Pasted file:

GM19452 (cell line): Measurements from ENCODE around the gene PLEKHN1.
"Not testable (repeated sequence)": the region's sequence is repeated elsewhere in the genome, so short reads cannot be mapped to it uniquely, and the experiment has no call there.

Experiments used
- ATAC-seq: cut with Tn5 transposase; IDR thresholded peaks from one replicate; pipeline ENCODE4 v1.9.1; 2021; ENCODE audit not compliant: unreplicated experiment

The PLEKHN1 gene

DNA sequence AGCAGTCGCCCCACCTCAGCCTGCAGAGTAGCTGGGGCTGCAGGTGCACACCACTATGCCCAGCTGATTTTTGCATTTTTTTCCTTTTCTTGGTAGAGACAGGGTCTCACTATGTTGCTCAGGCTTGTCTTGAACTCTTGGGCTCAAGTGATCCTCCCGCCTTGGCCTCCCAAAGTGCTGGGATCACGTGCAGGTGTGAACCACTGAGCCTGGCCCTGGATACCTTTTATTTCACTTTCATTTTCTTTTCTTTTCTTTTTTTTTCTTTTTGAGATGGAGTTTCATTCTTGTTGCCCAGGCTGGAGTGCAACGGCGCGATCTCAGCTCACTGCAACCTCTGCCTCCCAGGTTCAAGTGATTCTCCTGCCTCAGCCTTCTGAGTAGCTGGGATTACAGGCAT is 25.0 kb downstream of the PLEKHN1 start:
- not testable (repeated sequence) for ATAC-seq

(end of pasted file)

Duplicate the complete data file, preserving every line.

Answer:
GM19452 (cell line): Measurements from ENCODE around the gene PLEKHN1.
"Not testable (repeated sequence)": the region's sequence is repeated elsewhere in the genome, so short reads cannot be mapped to it uniquely, and the experiment has no call there.

Experiments used
- ATAC-seq: cut with Tn5 transposase; IDR thresholded peaks from one replicate; pipeline ENCODE4 v1.9.1; 2021; ENCODE audit not compliant: unreplicated experiment

The PLEKHN1 gene

DNA sequence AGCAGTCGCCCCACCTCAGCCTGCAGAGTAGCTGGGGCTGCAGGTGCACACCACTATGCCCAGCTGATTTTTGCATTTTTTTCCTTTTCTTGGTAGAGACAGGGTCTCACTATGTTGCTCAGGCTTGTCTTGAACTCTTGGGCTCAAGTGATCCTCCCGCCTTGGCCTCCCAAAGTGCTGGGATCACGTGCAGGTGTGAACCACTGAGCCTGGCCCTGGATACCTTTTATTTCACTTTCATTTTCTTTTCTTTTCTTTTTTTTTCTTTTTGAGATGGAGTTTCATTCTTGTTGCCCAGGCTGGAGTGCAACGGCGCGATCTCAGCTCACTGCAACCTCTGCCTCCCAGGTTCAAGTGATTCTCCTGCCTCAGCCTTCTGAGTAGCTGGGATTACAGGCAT is 25.0 kb downstream of the PLEKHN1 start:
- not testable (repeated sequence) for ATAC-seq